If you try to force HTTPS, Bing strips the SSL. In light of the dangers exposed from Firesheep, Microsoft is looking into SSL and other security and privacy solutions for future releases of Bing.
No one wants another person to take over their account and impersonate them - or worse. HTTP session hijacking is nowhere close to a new vulnerability, but with the introduction of the Firefox addon, Firesheep, people who have never hacked, are trying the free and easy-to-use tool. After installation, a person can connect to an open Wi-Fi network, see which users on that network are on insecure social sites, and then double-click on that user to capture their cookie and be logged in as them. Four days and nearly 400,000 downloads later, it's time to see insecure websites get serious about protecting their users' privacy and security with full end-to-end encryption.
On the second day after Firesheep was released, Firesheep was the second suggestion on Bing when you typed "fire". With Bing on the brain, I went to bing.com and tried to add S to HTTP. The below screenshot is what happens - an invalid security certificate pops up. [Screenshot]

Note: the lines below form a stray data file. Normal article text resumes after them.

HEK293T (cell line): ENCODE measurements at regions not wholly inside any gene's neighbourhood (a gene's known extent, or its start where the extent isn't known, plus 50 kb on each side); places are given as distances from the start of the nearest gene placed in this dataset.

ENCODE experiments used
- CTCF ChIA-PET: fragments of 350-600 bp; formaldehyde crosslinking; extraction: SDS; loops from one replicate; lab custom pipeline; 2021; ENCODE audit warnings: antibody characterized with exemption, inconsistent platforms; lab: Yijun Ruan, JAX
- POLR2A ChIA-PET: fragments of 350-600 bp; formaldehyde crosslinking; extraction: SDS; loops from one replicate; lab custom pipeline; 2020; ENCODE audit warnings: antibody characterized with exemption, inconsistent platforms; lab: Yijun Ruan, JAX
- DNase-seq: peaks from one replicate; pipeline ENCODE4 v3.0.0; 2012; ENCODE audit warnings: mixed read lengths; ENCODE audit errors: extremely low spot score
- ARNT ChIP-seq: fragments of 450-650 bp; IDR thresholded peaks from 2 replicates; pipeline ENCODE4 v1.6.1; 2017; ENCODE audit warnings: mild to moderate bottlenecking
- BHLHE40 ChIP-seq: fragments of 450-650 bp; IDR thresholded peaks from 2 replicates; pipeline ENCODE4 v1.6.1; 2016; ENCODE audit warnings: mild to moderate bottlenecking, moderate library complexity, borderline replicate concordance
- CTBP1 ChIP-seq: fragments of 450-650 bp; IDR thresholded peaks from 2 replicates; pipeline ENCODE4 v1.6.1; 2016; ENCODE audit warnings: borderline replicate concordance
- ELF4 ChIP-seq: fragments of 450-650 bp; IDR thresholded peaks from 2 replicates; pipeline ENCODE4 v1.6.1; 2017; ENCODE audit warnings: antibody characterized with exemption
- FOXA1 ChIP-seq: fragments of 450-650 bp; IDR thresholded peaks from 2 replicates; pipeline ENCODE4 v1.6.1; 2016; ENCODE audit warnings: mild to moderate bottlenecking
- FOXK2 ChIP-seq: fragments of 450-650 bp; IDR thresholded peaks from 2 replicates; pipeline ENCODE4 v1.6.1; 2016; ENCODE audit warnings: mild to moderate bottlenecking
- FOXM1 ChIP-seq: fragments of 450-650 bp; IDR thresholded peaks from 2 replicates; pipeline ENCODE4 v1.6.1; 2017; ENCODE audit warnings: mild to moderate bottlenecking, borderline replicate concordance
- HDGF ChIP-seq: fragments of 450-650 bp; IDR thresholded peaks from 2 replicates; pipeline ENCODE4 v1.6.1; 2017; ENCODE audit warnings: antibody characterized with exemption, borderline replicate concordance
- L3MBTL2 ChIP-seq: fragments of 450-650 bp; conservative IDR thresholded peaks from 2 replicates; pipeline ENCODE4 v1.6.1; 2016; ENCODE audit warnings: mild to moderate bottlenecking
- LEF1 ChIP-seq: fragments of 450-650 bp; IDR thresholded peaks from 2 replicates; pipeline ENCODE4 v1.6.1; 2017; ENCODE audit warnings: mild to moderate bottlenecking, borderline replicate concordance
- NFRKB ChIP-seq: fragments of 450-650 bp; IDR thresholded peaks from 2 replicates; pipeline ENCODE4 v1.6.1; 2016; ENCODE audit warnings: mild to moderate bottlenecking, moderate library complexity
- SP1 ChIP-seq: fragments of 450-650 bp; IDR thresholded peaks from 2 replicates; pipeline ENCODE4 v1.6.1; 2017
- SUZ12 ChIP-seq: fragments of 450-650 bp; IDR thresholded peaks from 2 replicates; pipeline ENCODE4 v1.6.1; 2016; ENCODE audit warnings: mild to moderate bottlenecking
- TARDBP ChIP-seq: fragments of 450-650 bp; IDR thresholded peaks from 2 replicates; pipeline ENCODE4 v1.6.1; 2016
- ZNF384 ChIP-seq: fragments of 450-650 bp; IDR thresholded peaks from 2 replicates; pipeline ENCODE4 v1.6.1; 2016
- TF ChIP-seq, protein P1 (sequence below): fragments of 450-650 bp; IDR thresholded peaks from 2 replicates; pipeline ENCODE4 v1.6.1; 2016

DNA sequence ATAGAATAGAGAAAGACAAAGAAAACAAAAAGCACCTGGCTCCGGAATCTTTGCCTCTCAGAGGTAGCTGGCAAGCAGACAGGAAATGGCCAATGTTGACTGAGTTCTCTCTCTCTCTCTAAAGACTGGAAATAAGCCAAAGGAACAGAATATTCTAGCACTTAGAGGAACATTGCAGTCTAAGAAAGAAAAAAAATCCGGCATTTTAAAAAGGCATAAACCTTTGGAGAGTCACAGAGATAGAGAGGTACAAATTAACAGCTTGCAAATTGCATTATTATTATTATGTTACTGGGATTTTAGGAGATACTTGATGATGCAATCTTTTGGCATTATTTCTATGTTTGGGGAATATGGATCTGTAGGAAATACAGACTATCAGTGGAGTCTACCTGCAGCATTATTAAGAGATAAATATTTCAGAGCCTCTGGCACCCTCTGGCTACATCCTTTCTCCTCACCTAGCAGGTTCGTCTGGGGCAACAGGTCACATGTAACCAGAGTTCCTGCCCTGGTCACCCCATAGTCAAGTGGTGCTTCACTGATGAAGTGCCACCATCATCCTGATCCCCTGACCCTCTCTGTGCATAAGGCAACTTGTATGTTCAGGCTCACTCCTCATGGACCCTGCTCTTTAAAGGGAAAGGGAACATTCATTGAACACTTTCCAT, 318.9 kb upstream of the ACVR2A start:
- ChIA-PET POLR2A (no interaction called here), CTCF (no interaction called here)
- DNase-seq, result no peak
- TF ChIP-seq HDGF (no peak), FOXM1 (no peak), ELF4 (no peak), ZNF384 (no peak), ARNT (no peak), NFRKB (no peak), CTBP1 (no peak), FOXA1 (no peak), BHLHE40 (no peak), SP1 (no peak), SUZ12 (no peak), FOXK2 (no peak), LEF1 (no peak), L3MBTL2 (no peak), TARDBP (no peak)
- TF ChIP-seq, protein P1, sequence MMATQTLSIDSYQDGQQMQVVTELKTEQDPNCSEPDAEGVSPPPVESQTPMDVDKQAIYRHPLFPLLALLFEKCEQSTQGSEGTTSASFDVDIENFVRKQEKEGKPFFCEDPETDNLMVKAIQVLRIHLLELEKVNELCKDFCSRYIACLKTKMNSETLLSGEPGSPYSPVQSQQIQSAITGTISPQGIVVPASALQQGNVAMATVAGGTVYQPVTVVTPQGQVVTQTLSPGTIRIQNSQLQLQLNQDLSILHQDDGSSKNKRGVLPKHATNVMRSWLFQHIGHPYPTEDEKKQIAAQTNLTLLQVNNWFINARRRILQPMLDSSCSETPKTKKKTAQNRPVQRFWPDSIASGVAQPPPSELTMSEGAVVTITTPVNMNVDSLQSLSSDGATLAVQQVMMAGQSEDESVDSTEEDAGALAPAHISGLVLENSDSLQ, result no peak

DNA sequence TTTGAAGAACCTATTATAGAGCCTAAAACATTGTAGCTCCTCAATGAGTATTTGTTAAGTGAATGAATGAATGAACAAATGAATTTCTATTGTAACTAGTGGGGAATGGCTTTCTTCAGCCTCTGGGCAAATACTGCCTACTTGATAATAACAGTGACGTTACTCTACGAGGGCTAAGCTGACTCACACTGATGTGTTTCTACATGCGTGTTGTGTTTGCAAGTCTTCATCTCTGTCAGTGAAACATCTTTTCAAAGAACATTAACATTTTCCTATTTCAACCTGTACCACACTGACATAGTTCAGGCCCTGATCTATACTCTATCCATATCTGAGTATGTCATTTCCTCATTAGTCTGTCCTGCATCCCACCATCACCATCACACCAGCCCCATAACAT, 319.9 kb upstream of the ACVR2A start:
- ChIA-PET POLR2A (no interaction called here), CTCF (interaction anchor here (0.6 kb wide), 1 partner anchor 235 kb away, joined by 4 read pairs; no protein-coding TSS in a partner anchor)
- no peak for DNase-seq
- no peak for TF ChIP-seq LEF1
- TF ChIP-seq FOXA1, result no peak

After poking around on Twitter, I saw that other people had tried it as well.
When I asked Microsoft if it intended to encrypt its connection so that HTTPS worked with Bing, a spokesperson said, "The security and privacy of our customers is very important to us at Bing. We are looking at SSL and other technologies for future releases of Bing."
Windows Live, live.com, is also listed among the sites that can be sniffed and hijacked with Firesheep. Errata Security's Robert Graham blogged, "The presentation on FireSheep has the really cool graphic above, showing an elephant in the room. That's what sidejacking is: how long will providers like HotMail (MSN Live) and Yahoo continue not to provide encryption for their e-mail products. Seriously, if you still use the free versions of HotMail or Yahoo Mail, you are an idiot."
Related Post : How to protect against Firesheep attacks